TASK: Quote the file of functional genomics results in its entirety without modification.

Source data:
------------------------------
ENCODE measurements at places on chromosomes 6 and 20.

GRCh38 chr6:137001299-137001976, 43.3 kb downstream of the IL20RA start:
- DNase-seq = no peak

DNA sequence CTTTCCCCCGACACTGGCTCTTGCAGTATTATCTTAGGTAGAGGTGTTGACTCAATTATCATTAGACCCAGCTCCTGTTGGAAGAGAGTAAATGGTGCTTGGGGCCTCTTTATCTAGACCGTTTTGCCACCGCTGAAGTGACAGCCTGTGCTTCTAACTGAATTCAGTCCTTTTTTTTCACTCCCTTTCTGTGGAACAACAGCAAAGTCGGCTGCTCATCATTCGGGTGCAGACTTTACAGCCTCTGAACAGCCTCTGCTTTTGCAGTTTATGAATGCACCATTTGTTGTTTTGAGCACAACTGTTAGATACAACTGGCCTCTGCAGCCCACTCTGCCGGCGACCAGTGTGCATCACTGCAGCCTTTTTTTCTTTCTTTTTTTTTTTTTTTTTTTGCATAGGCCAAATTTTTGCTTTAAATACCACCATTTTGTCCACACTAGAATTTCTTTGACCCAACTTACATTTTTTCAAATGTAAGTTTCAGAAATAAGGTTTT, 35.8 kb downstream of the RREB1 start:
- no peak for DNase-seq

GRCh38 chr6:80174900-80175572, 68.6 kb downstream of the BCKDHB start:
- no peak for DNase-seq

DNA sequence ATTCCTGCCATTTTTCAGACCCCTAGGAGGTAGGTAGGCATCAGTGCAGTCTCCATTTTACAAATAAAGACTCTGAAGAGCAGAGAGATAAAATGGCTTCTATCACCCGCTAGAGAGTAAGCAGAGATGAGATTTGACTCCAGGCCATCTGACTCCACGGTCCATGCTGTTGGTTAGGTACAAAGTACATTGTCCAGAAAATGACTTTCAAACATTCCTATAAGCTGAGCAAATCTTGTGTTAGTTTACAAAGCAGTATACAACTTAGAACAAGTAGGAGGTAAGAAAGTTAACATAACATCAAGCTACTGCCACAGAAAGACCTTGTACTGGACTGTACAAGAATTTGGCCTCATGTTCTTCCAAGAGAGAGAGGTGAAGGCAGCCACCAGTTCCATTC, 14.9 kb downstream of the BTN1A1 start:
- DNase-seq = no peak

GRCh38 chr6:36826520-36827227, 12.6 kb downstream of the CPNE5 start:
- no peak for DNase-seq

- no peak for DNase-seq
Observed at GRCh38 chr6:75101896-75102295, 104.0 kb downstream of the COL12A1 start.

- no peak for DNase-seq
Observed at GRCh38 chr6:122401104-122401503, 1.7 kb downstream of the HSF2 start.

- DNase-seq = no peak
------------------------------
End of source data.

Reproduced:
ENCODE measurements at places on chromosomes 6 and 20.

GRCh38 chr6:137001299-137001976, 43.3 kb downstream of the IL20RA start:
- DNase-seq = no peak

DNA sequence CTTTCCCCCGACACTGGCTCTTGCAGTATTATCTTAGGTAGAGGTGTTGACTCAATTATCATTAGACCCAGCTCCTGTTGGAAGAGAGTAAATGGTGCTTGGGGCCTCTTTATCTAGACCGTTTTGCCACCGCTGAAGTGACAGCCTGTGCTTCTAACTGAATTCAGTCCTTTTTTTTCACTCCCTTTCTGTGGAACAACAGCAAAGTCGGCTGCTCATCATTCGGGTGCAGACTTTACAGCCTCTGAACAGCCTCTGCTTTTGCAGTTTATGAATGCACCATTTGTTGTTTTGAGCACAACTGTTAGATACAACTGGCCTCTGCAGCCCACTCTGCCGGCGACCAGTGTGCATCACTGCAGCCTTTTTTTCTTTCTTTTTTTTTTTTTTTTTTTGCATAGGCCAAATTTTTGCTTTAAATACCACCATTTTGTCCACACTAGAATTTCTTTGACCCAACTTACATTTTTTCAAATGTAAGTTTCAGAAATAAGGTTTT, 35.8 kb downstream of the RREB1 start:
- no peak for DNase-seq

GRCh38 chr6:80174900-80175572, 68.6 kb downstream of the BCKDHB start:
- no peak for DNase-seq

DNA sequence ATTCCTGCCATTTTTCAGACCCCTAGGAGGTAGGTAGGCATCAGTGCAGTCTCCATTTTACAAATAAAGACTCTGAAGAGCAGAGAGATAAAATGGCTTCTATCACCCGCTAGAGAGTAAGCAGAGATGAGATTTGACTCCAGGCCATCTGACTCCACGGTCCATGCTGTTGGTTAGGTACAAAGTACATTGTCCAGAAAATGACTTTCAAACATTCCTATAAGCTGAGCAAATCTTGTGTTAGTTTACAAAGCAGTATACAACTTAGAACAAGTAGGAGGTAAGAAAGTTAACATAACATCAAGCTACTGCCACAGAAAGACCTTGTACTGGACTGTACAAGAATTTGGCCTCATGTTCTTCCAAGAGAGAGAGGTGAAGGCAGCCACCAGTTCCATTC, 14.9 kb downstream of the BTN1A1 start:
- DNase-seq = no peak

GRCh38 chr6:36826520-36827227, 12.6 kb downstream of the CPNE5 start:
- no peak for DNase-seq

- no peak for DNase-seq
Observed at GRCh38 chr6:75101896-75102295, 104.0 kb downstream of the COL12A1 start.

- no peak for DNase-seq
Observed at GRCh38 chr6:122401104-122401503, 1.7 kb downstream of the HSF2 start.

- DNase-seq = no peak